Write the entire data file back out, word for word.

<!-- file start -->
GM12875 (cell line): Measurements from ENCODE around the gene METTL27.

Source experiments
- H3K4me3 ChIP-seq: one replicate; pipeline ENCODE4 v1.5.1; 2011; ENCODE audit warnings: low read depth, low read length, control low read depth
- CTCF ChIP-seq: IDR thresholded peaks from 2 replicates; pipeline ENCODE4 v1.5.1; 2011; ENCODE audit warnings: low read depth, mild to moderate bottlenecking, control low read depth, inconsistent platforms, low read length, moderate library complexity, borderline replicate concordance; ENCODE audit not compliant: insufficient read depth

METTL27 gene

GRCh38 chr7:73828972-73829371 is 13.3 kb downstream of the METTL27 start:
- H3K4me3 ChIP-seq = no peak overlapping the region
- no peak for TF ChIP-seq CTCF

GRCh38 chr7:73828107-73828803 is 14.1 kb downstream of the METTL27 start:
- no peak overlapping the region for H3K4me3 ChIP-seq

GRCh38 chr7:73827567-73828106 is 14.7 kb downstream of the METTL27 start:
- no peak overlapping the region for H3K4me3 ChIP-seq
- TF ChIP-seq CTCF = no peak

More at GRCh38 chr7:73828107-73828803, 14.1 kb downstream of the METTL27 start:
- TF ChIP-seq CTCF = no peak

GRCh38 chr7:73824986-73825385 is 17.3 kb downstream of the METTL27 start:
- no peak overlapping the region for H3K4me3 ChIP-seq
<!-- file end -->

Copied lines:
GM12875 (cell line): Measurements from ENCODE around the gene METTL27.

Source experiments
- H3K4me3 ChIP-seq: one replicate; pipeline ENCODE4 v1.5.1; 2011; ENCODE audit warnings: low read depth, low read length, control low read depth
- CTCF ChIP-seq: IDR thresholded peaks from 2 replicates; pipeline ENCODE4 v1.5.1; 2011; ENCODE audit warnings: low read depth, mild to moderate bottlenecking, control low read depth, inconsistent platforms, low read length, moderate library complexity, borderline replicate concordance; ENCODE audit not compliant: insufficient read depth

METTL27 gene

GRCh38 chr7:73828972-73829371 is 13.3 kb downstream of the METTL27 start:
- H3K4me3 ChIP-seq = no peak overlapping the region
- no peak for TF ChIP-seq CTCF

GRCh38 chr7:73828107-73828803 is 14.1 kb downstream of the METTL27 start:
- no peak overlapping the region for H3K4me3 ChIP-seq

GRCh38 chr7:73827567-73828106 is 14.7 kb downstream of the METTL27 start:
- no peak overlapping the region for H3K4me3 ChIP-seq
- TF ChIP-seq CTCF = no peak

More at GRCh38 chr7:73828107-73828803, 14.1 kb downstream of the METTL27 start:
- TF ChIP-seq CTCF = no peak

GRCh38 chr7:73824986-73825385 is 17.3 kb downstream of the METTL27 start:
- no peak overlapping the region for H3K4me3 ChIP-seq